Thursday, 26 May 2016

Council House Crackdown

Our boiler broke temporarily this morning, so, whilst I was waiting for the water to heat up for a bath, I watched a very trashy programme called Council House Crackdown, which followed members of the council as they removed people from council houses which they weren't entitled to, usually because the lawful tenant was subletting the house whilst living the life of Riley elsewhere. The presenters use highly incendiary language like "scammer" and "cheat" in the same way that, thirty years, ago they'd have used words like "pervert" to describe people like me. To validate their hard-core views, the presenters take pains to describe themselves at the start of the show as having been bought up on council estates. There is, of course, no-one less understanding of poor people than a poor person made good.

Much was made of the fact that the tenant of one such property was a "former pop star" who'd faked identity papers so that he could continue to live in a council house he wasn't meant to be in. I think we were all meant to cheer as the bloke was carted off to the police station and the voice over announced that the flat he was in had now been let to someone on the council waiting list. A triumph of the deserving over the undeserving.

But what happened to this former pop star? Where did he end up? Of course the BBC couldn't wait to name and shame him as a chap called Daniel Boone who'd had a "hit" record in 1972 called Beautiful Sunday. They didn't give any more details. It was plainly enough for viewers to know that he was a "pop star", and therefore probably extremely wealthy, spending all his money on drugs, and all the other clichés these low-rent exposé TV shows like to allow us to assume. I did a little digging to discover that Beautiful Sunday was actually a one-hit wonder which reached number 21 in the charts. If Boone himself didn't write the song, it's unlikely any money he made from his brief pop career would have got him to the end of 1972, and even if he wrote the song, it certainly won't have made him rich.

My immediate response was to think how awful it must be to have had a degree of fame in your prime, but to be forced, as an old man, to scam yourself into a council house, and then appear as a pariah on national telly. No one on the show reported what had happened to him after he was slung out of the flat he'd lived in for years. No one thought to discuss the fact that, since the 1980s, when the government sold off much of the council housing stock and didn't reinvest the money in new properties, there is a woeful lack of council housing, which leads people into doing ridiculously desperate things to live in one.

I'm pretty certain that some of the people rolling their eyes and tutting at the telly screen this morning will have been from the very generation who benefited enormously from an era where council houses were available for pretty much anyone on a lowish income. My parents had a council house for a few years after they got married. It gave them a buffer zone which enabled them to set themselves up before buying a house. That, of course, was in the day when the vast majority of people could actually afford to buy a house! These days very few of us can, but do we get to live in council houses whilst we save up for our deposits? No. We cripple ourselves paying ludicrous rents and die inside when people over the age of 50 remind us how much money they made out of property!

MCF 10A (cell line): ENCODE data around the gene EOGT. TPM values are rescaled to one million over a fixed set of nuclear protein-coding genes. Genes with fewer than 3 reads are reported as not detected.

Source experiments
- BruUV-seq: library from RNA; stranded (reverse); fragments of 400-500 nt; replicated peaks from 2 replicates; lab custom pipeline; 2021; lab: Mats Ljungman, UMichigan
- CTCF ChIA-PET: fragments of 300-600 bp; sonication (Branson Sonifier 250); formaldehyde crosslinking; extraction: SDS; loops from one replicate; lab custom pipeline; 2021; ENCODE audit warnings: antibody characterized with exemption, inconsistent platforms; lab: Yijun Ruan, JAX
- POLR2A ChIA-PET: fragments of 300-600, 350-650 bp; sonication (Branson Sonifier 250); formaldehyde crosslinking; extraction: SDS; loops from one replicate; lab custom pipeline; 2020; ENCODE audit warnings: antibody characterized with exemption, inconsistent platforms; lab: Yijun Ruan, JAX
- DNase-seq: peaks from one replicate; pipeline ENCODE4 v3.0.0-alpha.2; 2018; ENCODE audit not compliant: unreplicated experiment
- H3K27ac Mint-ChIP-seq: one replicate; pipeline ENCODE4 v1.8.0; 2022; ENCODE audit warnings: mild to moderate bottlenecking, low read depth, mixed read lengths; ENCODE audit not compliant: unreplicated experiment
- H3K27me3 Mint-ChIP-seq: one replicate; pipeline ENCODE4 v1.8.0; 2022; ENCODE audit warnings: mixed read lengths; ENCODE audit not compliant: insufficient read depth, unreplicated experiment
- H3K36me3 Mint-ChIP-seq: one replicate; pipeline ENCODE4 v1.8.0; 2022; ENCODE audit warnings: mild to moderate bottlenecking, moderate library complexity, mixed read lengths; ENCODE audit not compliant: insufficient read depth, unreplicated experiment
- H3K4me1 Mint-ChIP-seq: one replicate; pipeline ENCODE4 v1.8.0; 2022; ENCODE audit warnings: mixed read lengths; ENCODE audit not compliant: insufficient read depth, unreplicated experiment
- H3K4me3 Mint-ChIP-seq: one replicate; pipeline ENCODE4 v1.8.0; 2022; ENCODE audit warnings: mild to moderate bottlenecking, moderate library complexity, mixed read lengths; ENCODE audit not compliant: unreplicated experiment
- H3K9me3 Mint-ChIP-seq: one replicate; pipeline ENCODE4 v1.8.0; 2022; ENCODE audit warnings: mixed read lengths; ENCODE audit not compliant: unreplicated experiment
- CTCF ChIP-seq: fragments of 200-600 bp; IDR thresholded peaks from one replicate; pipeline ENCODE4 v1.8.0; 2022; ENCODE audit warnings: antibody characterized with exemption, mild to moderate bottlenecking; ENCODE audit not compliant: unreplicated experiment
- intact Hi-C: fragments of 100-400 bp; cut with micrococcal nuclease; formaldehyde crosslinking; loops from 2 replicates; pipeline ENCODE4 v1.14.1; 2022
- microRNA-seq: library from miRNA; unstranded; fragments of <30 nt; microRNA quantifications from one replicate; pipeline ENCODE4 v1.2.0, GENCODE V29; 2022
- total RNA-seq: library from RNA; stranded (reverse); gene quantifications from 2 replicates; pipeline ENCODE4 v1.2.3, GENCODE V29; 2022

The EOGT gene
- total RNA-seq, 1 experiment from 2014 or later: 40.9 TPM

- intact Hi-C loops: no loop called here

Sometimes I think we're so fast to judge people - and so quick to jump to mock moral outrage - that we forget that the majority of us are struggling to get by in life and that, from time to time, it's good to try to understand. The "I'm alright, Jack," mentality really naffs me off because, one day, you might not be alright. You might go bust. You might have an accident. You might be shammed by an unscrupulous trickster and then the world might turn its back on you. I am reminded of the gravestone quote, which I found in Highgate cemetery: "be kind, for everyone you meet is fighting a hard battle."

I shall not be watching that dreadful show again.


  1. My grandad has known Peter (Daniel) for 55 years and he is sadly a victim of the music industry's knack of leaving writers/artists broke. He was more successful as a songwriter in the 60s under the name of Peter Lee Stirling, with hits like "Don't turn around" and "I think of you" for the Merseybeats and Kathy Kirby's "I belong". Then a few hits in the 70s as a performer and a writer but very little success in the last 40 years. His success as Daniel Boone was far greater in Europe with number one records in Germany and Sweden, but the artists rarely saw much money. The record companies and (in some cases) managers made sure of that. If you were lucky enough to get a big pay cheque it should have gone into property and then hopefully the royalties and PRS will help you survive into old age but even then you can lose it.

  2. Your grandad was a really important mentor and teacher of mine. I worked with him a lot at the start of my career and I owe him a huge debt in what he taught me. I spoke to him last about a year ago and would like to make contact to make sure he's ok. Please pass on my details and stress if I can help him in any way to please contact me. Please send him my best wishes.